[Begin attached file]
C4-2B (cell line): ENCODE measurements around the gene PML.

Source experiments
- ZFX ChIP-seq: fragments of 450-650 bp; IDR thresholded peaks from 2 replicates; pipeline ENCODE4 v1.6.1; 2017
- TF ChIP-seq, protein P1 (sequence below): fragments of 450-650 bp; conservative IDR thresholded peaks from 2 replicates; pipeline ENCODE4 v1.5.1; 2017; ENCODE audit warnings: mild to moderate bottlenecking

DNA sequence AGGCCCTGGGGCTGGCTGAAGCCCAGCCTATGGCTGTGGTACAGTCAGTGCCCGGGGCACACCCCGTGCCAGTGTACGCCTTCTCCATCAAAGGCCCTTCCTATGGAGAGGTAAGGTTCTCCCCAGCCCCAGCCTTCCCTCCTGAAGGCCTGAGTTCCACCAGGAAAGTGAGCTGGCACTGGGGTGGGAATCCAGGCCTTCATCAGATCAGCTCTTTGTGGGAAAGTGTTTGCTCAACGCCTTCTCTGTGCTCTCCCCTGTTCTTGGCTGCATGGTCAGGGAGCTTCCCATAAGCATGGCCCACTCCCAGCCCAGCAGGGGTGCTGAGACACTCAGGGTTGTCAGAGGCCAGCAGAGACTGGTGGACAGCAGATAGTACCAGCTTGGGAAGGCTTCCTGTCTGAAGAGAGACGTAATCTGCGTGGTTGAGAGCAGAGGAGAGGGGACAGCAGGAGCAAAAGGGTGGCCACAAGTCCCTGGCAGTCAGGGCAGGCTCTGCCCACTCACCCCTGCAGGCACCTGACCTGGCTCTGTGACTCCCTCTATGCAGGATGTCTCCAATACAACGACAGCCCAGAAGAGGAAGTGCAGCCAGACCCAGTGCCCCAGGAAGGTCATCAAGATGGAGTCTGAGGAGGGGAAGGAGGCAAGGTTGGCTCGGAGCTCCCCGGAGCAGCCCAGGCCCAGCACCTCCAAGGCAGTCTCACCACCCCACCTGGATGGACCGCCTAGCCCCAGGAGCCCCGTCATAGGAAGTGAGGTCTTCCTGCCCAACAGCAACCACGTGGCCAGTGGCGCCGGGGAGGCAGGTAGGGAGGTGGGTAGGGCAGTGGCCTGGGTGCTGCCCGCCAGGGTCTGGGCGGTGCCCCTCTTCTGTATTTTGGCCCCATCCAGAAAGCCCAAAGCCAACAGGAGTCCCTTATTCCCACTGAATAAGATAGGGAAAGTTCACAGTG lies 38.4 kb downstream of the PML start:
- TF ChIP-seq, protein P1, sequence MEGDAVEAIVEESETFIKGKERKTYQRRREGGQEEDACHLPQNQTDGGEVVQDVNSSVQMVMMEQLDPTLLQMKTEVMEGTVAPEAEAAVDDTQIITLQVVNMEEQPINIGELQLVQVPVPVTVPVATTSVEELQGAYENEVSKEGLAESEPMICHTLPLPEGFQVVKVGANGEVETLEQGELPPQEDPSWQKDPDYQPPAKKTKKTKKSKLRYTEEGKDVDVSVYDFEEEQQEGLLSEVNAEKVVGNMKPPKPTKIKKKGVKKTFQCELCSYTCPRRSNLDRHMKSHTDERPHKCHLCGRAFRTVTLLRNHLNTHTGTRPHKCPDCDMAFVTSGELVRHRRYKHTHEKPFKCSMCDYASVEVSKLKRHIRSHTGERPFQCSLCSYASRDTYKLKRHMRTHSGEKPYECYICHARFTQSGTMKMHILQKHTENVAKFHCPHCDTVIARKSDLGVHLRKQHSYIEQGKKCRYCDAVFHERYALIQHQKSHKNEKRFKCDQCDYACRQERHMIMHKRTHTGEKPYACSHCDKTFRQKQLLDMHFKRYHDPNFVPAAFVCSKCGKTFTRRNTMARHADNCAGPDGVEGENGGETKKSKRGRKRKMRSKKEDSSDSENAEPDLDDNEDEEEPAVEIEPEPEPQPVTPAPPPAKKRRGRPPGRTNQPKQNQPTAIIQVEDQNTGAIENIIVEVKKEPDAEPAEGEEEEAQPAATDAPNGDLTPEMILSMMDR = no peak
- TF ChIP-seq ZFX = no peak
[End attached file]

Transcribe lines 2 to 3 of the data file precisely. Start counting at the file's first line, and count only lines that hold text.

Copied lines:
Source experiments
- ZFX ChIP-seq: fragments of 450-650 bp; IDR thresholded peaks from 2 replicates; pipeline ENCODE4 v1.6.1; 2017